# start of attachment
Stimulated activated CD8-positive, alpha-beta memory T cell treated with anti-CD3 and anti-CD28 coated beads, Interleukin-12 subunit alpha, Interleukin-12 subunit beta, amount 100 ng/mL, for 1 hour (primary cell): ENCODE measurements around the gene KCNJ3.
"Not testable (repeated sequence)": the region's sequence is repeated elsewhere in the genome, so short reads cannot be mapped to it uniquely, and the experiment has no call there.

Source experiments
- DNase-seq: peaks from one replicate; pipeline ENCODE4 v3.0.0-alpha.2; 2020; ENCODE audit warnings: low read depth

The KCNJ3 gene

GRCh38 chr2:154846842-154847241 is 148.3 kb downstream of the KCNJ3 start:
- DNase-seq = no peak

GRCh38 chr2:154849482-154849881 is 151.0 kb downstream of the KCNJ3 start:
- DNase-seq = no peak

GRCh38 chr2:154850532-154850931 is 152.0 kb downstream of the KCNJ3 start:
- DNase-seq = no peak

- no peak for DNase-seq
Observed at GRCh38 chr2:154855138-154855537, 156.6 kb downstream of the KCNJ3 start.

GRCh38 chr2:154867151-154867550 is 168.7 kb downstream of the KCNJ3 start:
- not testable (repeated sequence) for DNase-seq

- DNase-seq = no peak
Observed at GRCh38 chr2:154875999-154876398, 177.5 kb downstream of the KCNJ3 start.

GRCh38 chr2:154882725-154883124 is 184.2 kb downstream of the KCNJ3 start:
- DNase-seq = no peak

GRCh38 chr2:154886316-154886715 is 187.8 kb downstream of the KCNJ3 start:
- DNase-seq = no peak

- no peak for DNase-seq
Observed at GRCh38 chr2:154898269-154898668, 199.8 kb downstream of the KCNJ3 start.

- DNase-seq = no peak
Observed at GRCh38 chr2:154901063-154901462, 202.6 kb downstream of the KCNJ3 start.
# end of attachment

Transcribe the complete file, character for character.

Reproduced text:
Stimulated activated CD8-positive, alpha-beta memory T cell treated with anti-CD3 and anti-CD28 coated beads, Interleukin-12 subunit alpha, Interleukin-12 subunit beta, amount 100 ng/mL, for 1 hour (primary cell): ENCODE measurements around the gene KCNJ3.
"Not testable (repeated sequence)": the region's sequence is repeated elsewhere in the genome, so short reads cannot be mapped to it uniquely, and the experiment has no call there.

Source experiments
- DNase-seq: peaks from one replicate; pipeline ENCODE4 v3.0.0-alpha.2; 2020; ENCODE audit warnings: low read depth

The KCNJ3 gene

GRCh38 chr2:154846842-154847241 is 148.3 kb downstream of the KCNJ3 start:
- DNase-seq = no peak

GRCh38 chr2:154849482-154849881 is 151.0 kb downstream of the KCNJ3 start:
- DNase-seq = no peak

GRCh38 chr2:154850532-154850931 is 152.0 kb downstream of the KCNJ3 start:
- DNase-seq = no peak

- no peak for DNase-seq
Observed at GRCh38 chr2:154855138-154855537, 156.6 kb downstream of the KCNJ3 start.

GRCh38 chr2:154867151-154867550 is 168.7 kb downstream of the KCNJ3 start:
- not testable (repeated sequence) for DNase-seq

- DNase-seq = no peak
Observed at GRCh38 chr2:154875999-154876398, 177.5 kb downstream of the KCNJ3 start.

GRCh38 chr2:154882725-154883124 is 184.2 kb downstream of the KCNJ3 start:
- DNase-seq = no peak

GRCh38 chr2:154886316-154886715 is 187.8 kb downstream of the KCNJ3 start:
- DNase-seq = no peak

- no peak for DNase-seq
Observed at GRCh38 chr2:154898269-154898668, 199.8 kb downstream of the KCNJ3 start.

- DNase-seq = no peak
Observed at GRCh38 chr2:154901063-154901462, 202.6 kb downstream of the KCNJ3 start.